Review: March by John Lewis, Andrew Aydin, and Nate Powell
March, a three-book series by Congressman John Lewis, Andrew Aydin and artist Nate Powell, explores the remarkable life of Lewis as well as the history of the civil rights movement in the United States. Told through careful prose and powerful black and white drawings, the book encompasses Lewis’ life from his childhood tending chickens in Pike County, Alabama, to coleading the revolutionary 54-mile march from Selma to Montgomery and witnessing the signing of the 1965 Voting Rights Act into law.
In other words: the first 25 years of Congressman John Lewis’ life.
From the beginning Lewis and his colleagues in the Nashville Student Movement (which would become part of the larger Student Nonviolent Coordinating Committee) followed a tenant of non-violence, and they demonstrated tirelessly for equal treatment: the right to eat at a lunch counter, to ride a bus, to use a washroom, to vote.
“What we found, as we pushed our protests deeper into the heart of segregated society, was that our non-violent actions were met with increasingly more violent responses.” Members were regularly beaten by citizens and police; they were doused with fire hoses, set upon by dogs, shot at and had their places of worship bombed.
At just 21, Lewis joined efforts by the Congress of Racial Equality (CORE) to test the 1960 supreme court decision that outlawed segregation and racial discrimination on buses and in bus terminals. Known as The Freedom Ride, a small group of integrated students would ride buses from Washington, D.C., to New Orleans, through Birmingham, to test that their rights would be protected.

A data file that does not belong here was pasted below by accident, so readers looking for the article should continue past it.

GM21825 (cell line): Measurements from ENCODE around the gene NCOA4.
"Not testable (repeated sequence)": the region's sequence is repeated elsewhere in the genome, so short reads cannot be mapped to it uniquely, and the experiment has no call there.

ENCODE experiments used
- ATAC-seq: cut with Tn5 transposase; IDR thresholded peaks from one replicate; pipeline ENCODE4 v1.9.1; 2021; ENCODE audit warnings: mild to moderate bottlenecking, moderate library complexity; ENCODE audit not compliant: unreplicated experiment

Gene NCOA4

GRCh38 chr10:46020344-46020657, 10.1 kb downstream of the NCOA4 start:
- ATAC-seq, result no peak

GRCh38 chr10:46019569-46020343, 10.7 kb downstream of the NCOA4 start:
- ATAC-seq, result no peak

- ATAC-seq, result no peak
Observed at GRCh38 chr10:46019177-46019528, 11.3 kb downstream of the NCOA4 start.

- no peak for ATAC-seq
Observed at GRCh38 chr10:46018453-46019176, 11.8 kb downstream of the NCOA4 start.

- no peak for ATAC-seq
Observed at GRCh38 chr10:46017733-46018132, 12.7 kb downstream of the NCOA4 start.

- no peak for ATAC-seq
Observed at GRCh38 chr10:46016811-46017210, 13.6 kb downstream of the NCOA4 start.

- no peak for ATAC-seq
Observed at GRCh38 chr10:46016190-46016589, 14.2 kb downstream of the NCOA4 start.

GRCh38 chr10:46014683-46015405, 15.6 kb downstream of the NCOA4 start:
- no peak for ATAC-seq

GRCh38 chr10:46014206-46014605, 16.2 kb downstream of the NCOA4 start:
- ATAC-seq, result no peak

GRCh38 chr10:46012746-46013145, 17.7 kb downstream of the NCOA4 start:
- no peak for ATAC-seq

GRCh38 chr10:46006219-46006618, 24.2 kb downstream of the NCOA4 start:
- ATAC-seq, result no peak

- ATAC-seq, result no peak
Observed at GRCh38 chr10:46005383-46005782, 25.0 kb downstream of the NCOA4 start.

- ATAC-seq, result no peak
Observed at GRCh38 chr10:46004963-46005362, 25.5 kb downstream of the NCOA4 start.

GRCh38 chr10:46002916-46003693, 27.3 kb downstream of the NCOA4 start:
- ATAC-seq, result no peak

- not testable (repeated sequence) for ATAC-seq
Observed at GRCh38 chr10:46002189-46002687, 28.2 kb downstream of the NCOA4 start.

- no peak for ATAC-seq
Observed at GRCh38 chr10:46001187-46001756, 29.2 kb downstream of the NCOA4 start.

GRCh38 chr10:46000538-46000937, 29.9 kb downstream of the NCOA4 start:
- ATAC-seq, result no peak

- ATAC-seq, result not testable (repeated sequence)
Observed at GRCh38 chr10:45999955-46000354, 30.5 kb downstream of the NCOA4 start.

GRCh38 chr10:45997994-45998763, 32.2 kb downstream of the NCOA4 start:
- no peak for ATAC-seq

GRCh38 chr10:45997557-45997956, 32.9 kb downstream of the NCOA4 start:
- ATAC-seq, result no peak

They were severely beaten in South Carolina. Buses were firebombed in Alabama. In fact, the Birmingham police, Eugene “Bull” Connor allowed Ku Klux Klan members 15 minutes with the bus before he’d make any arrests. And he would arrest the freedom riders, not the Klansmen.
Book three, the longest in the series, captures the growing movement and unrest as Lewis and the Student Nonviolent Coordinating Committee focus their efforts on Mississippi and securing the right for all citizens to vote. Lewis is tireless in his efforts to march and preserve, even when it brings him to blows with fellow committee members.
More than a summary of historical facts, the March book series brings the civil rights movement to life through artist Nate Powell’s powerful black and white line drawings. Seeing Bull Connor turn fire hoses and dogs on children; or the sheer size of the attack on the freedom riders in Montgomery; or Dr. Martin Luther King Jr. being punched and assaulted as he attempted to sign in as a guest at the Hotel Albert in Selma: these pictures bring to life the terror, fear and persistent sense of hope that buoyed the movement forward.
The work also is a beautifully told history book, highlighting events and people who are often woefully underreported in history texts, such as activists Fannie Lou Hamer and Diane Nash, who deserve their own books.
Lewis, Aydin and Powell’s March does for the civil rights movement what Art Spiegelman’s Maus did for the Holocaust: take a terrible chapter in human history and preserve it both historically and emotionally, while making it accessible to readers of all ages.